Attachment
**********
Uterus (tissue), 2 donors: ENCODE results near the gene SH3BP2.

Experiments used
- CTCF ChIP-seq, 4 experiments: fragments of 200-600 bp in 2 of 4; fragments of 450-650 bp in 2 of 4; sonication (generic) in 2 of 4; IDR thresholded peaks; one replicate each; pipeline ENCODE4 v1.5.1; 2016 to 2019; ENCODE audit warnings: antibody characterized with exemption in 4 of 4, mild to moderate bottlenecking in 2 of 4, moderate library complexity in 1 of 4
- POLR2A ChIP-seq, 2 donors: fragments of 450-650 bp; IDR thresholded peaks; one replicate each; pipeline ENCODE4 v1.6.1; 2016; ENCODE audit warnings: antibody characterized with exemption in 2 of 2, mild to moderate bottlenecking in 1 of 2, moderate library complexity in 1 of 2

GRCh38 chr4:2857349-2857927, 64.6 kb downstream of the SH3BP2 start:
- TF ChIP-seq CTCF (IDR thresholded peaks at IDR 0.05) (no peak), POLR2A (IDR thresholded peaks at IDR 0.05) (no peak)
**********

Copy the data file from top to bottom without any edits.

Uterus (tissue), 2 donors: ENCODE results near the gene SH3BP2.

Experiments used
- CTCF ChIP-seq, 4 experiments: fragments of 200-600 bp in 2 of 4; fragments of 450-650 bp in 2 of 4; sonication (generic) in 2 of 4; IDR thresholded peaks; one replicate each; pipeline ENCODE4 v1.5.1; 2016 to 2019; ENCODE audit warnings: antibody characterized with exemption in 4 of 4, mild to moderate bottlenecking in 2 of 4, moderate library complexity in 1 of 4
- POLR2A ChIP-seq, 2 donors: fragments of 450-650 bp; IDR thresholded peaks; one replicate each; pipeline ENCODE4 v1.6.1; 2016; ENCODE audit warnings: antibody characterized with exemption in 2 of 2, mild to moderate bottlenecking in 1 of 2, moderate library complexity in 1 of 2

GRCh38 chr4:2857349-2857927, 64.6 kb downstream of the SH3BP2 start:
- TF ChIP-seq CTCF (IDR thresholded peaks at IDR 0.05) (no peak), POLR2A (IDR thresholded peaks at IDR 0.05) (no peak)